10. Documentation: Documenting all processes, findings, vulnerabilities identified, actions taken to address them, and the consequences of any testing performed is crucial. This helps in tracking the progress of security efforts and identifying trends in vulnerabilities.

How does web application security testing reduce an organization’s risk?

Web application security testing is a crucial process for organizations to reduce their risk of cyber threats and safeguard their digital assets. This testing involves evaluating the design, functionality, and codebase of web applications to ensure they are resilient against attacks and comply with industry regulations. The primary objectives of web application security testing include:

Identification and Mitigation of Vulnerabilities

Security testing helps identify potential vulnerabilities in web applications, which can include issues like cross-site scripting (XSS), SQL injection, and weak access control. By detecting these vulnerabilities early, organizations can prevent attackers from exploiting them, thus protecting sensitive data and maintaining user trust.

Protection Against Data Breaches

With the increase in cloud data breaches and web application-related breaches, it is evident that unprotected web applications are a significant risk factor for organizations. Security testing ensures that vulnerabilities are identified and addressed, thereby reducing the likelihood of data breaches and the associated financial and reputational damage.

Adherence to Compliance and Regulations

Many industries have specific regulations regarding data protection and privacy (such as GDPR or PCI DSS). Web application security testing ensures compliance with these laws, avoiding potential legal issues and fines.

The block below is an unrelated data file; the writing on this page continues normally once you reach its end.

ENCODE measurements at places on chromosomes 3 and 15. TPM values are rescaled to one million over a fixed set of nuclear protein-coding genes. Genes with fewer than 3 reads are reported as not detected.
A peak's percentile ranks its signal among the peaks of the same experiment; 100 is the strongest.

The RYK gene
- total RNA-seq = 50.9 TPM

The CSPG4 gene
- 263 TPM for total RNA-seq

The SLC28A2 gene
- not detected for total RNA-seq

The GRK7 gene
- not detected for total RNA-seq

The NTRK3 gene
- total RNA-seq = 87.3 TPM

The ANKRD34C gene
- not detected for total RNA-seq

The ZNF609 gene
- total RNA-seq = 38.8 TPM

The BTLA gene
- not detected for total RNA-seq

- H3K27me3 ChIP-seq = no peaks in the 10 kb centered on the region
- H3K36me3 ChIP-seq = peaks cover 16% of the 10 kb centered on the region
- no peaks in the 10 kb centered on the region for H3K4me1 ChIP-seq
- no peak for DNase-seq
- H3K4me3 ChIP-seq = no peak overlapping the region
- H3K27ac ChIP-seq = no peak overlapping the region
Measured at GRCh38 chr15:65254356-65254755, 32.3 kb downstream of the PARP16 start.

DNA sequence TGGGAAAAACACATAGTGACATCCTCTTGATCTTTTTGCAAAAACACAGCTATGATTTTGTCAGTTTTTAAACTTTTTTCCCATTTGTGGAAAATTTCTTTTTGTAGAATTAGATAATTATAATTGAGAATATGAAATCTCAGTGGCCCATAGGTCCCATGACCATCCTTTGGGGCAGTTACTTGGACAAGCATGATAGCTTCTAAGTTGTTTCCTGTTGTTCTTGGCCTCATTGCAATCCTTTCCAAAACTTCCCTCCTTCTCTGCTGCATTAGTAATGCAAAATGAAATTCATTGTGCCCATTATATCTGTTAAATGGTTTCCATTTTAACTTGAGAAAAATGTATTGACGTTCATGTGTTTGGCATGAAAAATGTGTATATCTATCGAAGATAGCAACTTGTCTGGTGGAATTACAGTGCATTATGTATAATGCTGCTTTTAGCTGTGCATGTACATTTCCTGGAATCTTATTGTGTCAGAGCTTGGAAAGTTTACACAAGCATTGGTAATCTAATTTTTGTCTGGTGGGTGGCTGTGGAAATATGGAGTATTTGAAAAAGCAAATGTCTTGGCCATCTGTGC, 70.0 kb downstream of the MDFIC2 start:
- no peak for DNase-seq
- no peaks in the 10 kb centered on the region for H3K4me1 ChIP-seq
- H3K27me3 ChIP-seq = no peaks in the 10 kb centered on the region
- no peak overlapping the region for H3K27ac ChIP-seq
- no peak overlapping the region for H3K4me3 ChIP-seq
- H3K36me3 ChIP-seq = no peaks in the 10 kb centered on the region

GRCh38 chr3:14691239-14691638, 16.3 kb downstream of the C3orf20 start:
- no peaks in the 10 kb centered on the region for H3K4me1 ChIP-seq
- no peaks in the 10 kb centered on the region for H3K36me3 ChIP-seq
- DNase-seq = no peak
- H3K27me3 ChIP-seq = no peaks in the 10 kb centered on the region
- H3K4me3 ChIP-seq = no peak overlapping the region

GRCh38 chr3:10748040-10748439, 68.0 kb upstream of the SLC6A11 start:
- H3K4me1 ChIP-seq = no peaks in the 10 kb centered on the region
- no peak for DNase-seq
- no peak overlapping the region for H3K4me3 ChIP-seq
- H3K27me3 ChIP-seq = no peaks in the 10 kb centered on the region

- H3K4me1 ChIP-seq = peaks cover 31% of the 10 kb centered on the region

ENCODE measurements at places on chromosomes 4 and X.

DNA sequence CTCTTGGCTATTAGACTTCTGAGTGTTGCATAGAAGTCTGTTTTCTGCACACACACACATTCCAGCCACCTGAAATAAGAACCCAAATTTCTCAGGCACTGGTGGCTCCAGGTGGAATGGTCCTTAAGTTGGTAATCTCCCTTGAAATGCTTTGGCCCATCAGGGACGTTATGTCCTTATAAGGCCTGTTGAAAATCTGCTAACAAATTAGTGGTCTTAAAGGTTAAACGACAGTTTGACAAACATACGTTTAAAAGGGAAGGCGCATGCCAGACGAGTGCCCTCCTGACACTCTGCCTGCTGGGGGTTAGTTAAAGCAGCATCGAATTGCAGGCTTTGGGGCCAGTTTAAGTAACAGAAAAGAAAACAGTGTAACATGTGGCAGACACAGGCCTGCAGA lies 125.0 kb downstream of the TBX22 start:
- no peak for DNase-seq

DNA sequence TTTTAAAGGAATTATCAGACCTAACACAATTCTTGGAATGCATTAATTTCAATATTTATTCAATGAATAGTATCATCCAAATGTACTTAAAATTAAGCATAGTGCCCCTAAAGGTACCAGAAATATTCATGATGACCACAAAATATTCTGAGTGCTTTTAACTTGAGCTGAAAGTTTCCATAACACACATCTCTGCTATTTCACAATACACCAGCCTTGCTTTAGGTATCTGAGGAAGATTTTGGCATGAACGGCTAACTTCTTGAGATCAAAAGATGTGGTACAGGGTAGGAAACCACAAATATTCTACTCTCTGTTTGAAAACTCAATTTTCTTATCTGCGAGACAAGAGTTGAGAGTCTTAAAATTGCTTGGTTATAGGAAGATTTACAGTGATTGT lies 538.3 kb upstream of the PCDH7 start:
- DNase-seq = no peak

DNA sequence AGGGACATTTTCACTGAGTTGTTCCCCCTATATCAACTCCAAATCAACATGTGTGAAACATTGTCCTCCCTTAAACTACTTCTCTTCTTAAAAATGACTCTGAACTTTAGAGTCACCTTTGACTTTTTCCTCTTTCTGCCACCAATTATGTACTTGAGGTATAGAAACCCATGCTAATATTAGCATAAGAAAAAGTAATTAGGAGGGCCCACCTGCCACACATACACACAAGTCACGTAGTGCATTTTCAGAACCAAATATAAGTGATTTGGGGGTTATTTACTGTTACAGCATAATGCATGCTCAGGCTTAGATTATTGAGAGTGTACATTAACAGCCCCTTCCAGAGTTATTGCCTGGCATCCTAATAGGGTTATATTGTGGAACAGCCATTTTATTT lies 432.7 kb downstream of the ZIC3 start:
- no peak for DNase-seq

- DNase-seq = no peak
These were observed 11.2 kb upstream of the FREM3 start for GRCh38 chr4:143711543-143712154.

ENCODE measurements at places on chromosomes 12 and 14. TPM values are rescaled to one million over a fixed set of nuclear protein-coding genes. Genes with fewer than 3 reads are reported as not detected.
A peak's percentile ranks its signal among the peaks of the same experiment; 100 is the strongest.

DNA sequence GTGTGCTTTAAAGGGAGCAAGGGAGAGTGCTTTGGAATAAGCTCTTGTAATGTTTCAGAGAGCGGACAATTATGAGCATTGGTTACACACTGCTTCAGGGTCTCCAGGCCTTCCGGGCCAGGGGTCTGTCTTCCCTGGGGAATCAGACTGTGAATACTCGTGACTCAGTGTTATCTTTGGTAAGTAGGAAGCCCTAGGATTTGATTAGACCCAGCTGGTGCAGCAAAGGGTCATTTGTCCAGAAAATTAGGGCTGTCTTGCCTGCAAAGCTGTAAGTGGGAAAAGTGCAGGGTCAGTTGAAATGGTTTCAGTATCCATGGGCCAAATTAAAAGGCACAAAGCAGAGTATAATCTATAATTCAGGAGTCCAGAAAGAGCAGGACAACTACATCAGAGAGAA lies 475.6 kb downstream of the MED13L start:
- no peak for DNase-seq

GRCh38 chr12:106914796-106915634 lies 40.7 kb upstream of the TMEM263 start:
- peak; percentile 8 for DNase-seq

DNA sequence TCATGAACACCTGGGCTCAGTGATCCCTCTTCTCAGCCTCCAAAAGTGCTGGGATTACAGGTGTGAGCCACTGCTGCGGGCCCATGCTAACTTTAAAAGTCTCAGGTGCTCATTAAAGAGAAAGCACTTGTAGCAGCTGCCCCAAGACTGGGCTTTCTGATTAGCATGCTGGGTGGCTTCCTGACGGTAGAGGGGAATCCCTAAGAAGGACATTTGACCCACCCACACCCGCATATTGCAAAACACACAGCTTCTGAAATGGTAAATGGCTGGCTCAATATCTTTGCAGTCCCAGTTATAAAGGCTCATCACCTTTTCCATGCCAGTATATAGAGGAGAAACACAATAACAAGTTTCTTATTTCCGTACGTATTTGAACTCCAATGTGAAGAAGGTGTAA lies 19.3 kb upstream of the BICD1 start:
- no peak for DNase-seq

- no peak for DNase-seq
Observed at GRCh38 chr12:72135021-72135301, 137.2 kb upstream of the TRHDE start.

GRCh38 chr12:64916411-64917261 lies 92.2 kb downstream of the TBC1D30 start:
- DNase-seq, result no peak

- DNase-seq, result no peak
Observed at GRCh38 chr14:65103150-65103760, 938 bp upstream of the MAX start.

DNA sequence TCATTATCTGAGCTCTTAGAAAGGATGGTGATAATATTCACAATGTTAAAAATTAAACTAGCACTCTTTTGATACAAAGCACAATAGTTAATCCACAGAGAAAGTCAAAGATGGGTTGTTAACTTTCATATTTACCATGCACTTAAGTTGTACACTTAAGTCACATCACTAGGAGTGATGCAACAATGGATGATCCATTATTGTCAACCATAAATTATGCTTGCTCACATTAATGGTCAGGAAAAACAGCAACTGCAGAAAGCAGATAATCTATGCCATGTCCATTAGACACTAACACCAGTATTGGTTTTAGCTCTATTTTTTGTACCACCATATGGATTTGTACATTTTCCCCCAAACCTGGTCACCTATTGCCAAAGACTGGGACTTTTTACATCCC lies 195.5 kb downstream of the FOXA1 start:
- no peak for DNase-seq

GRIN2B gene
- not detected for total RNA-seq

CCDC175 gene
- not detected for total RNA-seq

Avoiding Negative Publicity

Data breaches often lead to negative media coverage, which can damage a company’s reputation. Proactive security testing helps avoid such scenarios by identifying and addressing vulnerabilities before they are exploited and become public knowledge.

Continuous Improvement of Security Posture

Regular security testing is part of a continuous improvement process in an organization’s security strategy. It helps in understanding and prioritizing security risks and strengthens the overall security infrastructure against evolving threats.

    What features should be reviewed during a web application security test?

    During a web application security test, it’s essential to review a variety of features to ensure comprehensive coverage of potential security vulnerabilities. Here are key features and areas that should be typically reviewed:

    1. Authentication and Authorization:
      • Check for weak passwords and ensure strong password policies.
      • Test for vulnerabilities in password recovery and reset functions.
      • Verify proper implementation of multi-factor authentication (if applicable).
      • Ensure user roles and permissions are correctly enforced.
      • Look for session management issues, like session fixation or hijacking.
    2. Input Validation: